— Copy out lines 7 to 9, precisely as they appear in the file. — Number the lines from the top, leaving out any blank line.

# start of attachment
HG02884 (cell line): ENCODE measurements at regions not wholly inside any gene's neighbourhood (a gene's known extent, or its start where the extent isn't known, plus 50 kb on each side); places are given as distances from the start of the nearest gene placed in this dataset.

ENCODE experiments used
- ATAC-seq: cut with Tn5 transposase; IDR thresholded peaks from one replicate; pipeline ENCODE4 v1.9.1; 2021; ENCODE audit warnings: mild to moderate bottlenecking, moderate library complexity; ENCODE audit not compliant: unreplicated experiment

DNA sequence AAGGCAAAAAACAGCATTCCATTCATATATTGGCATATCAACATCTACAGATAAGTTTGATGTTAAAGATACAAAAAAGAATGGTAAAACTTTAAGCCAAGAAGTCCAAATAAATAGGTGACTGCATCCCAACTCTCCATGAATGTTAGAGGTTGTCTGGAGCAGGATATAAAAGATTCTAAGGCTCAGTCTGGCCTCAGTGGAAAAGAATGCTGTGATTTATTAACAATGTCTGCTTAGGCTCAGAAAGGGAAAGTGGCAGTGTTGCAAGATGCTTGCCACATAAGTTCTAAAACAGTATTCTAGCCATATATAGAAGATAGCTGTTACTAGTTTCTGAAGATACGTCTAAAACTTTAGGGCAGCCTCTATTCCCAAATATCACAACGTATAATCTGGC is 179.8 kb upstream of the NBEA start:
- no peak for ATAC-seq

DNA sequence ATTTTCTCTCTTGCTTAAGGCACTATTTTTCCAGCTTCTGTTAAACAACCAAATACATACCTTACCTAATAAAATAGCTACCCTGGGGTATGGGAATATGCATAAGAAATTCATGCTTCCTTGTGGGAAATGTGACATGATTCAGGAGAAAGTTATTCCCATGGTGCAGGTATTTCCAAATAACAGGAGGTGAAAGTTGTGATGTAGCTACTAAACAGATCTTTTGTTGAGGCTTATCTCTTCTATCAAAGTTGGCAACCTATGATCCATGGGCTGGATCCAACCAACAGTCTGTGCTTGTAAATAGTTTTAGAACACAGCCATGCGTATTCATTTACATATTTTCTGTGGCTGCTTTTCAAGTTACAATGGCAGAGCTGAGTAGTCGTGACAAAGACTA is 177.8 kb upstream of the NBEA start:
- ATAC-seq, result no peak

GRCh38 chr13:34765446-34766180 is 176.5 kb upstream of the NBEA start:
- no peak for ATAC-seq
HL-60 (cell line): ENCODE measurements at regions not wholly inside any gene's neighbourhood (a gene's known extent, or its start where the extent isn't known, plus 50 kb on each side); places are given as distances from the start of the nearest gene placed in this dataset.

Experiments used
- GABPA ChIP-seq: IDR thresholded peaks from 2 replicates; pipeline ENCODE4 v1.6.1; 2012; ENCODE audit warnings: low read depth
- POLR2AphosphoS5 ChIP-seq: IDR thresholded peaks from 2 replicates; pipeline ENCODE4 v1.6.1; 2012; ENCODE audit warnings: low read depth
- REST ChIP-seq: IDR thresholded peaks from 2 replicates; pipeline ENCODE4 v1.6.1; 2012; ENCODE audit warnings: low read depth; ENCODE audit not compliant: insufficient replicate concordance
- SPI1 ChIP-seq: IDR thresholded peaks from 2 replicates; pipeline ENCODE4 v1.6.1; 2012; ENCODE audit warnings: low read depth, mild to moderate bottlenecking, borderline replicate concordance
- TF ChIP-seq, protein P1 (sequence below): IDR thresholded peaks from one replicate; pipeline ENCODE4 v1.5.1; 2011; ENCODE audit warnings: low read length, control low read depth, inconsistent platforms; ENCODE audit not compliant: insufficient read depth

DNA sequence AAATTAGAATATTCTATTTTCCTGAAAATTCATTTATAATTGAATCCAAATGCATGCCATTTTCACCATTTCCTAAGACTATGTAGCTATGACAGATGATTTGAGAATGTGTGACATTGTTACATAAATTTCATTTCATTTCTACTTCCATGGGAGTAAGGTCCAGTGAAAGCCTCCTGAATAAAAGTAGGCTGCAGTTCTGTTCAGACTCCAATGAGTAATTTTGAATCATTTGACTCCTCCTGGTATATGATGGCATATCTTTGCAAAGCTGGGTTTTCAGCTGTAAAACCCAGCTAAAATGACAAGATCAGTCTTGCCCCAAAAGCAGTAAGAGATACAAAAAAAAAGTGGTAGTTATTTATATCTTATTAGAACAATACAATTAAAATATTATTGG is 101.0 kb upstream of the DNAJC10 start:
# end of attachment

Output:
- ATAC-seq, result no peak

GRCh38 chr13:34765446-34766180 is 176.5 kb upstream of the NBEA start:
- no peak for ATAC-seq